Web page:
Adding Hybrid Tech Brings IndyCar Into The 21st Century
IndyCar goes electric! Well, hybrid at least.
With an eye towards increasing automotive relevance—and connecting racing with the technology the public understands and uses in their personal cars—IndyCar has announced that beginning with the 2022 season the racing series’ engines will be gasoline-electric hybrids.
Technical specifications have not been released, but expect the hybrid IndyCar engine to incorporate a turbocharged gasoline engine, the continued use of the push-to-pass system where short bursts of increased turbo boost are controlled by the driver, and a kinetic energy recovery system (KERS). KERS takes kinetic energy, which is present in the waste heat created by the car’s braking process, stores and converts it into motive power that can be called on to boost acceleration. The 2022 IndyCar hybrid engines are estimated to be rated at 900 horsepower.
It isn’t just a hybrid power plant that will be new for 2022 as IndyCar will have an all-new chassis and body to wrap around the engine. Expect the new car’s weight to remain about 1,650 pounds (without fuel and driver), have a new look and possibly increased downforce.
The current IndyCar engine providers are Chevrolet and Honda. Both companies are on-board with this new engine package as they currently produce street cars that are electrified in some way. Clean Fleet Report has reviewed many of them.
New Engines Coming?
The big unannounced bit to this is that IndyCar should see new engine manufacturers come into the series. It is only speculation at this point, but look at the auto manufacturers that have a full line-up of hybrid cars—and have a history in motor sports—and you can narrow the field pretty quickly. How about Audi/Volkswagen/Porsche, BMW, Toyota, Nissan, Ford and…well, maybe the list isn’t all that short after all since this is such a basic production technology.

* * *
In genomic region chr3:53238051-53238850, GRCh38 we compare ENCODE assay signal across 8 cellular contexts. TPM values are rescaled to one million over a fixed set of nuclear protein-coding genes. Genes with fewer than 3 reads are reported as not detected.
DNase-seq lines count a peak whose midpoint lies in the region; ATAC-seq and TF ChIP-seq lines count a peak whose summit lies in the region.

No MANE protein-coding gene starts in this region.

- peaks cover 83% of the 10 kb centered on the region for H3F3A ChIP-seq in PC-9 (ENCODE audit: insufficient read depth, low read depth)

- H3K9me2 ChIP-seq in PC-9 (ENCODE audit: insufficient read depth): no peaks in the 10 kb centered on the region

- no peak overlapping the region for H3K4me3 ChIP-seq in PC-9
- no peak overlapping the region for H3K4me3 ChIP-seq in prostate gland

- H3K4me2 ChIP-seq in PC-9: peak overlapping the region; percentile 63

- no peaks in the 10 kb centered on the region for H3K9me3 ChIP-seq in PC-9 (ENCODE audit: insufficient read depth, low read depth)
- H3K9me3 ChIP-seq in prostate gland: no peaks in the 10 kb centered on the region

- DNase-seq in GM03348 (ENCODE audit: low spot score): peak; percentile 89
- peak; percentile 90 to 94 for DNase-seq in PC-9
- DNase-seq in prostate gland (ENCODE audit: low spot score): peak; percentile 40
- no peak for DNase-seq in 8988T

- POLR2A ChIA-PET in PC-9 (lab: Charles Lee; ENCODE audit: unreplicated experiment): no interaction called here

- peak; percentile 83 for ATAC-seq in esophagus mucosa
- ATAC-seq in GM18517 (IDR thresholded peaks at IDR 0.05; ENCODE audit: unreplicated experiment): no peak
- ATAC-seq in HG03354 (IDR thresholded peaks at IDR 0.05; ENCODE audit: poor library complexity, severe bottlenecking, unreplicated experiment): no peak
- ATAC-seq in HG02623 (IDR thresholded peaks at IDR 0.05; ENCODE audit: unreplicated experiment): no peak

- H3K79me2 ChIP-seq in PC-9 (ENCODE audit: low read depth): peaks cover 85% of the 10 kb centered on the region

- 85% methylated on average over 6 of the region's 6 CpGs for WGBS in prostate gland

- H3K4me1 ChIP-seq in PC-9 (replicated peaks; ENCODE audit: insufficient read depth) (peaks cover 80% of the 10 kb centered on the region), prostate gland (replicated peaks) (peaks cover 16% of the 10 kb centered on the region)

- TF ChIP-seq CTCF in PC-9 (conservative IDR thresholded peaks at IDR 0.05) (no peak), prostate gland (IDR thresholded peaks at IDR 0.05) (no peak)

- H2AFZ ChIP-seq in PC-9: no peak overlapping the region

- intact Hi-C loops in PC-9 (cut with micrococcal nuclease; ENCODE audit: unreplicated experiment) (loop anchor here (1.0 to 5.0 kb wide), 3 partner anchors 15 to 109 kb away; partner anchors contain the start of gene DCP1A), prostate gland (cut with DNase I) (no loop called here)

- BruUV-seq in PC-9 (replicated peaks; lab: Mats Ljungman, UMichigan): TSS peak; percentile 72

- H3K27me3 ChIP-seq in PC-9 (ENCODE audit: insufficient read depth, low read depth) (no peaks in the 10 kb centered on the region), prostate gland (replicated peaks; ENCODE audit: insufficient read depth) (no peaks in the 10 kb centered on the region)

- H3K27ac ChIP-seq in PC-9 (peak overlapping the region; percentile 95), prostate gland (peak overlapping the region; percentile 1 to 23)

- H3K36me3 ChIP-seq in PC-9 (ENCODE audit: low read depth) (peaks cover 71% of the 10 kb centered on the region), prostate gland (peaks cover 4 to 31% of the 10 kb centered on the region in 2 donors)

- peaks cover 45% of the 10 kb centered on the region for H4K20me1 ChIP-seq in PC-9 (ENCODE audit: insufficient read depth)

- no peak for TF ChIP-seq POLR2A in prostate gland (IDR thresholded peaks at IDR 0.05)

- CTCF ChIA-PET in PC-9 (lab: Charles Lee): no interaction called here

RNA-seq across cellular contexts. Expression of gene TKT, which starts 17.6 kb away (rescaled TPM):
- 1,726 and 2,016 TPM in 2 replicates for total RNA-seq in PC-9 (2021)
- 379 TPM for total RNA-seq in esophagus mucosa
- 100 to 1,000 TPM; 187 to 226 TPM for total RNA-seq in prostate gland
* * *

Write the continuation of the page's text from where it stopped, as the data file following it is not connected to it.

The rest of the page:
This is not a radical idea as all Formula 1 teams have had hybrid engines since 2013, and the all-electric race series Formula E has been around since 2014. Even drag racing is getting into the act with electrification as racing legend Don “Big Daddy” Garlits set a world speed record for a dragster in July 2019. The racing series International Motor Sports Association (IMSA) is also introducing hybrid engines starting in 2022.
Back to the relevance of hybrids and racing. The electrification of cars, SUVs and trucks is here now; it’s the dominant power source in the future. Whether it’s a gasoline hybrid, gasoline plug-in hybrid, a pure battery electric vehicle or a hydrogen fuel cell electric vehicle, your next car may have an electric element to it. The old adage of “Win on Sunday, buy on Monday” is never far from the minds of car companies. Ever more so, the car that wins on Sunday will be electrified, which the auto manufacturers are hoping means you will rush to your dealer and buy one of their electrified cars.
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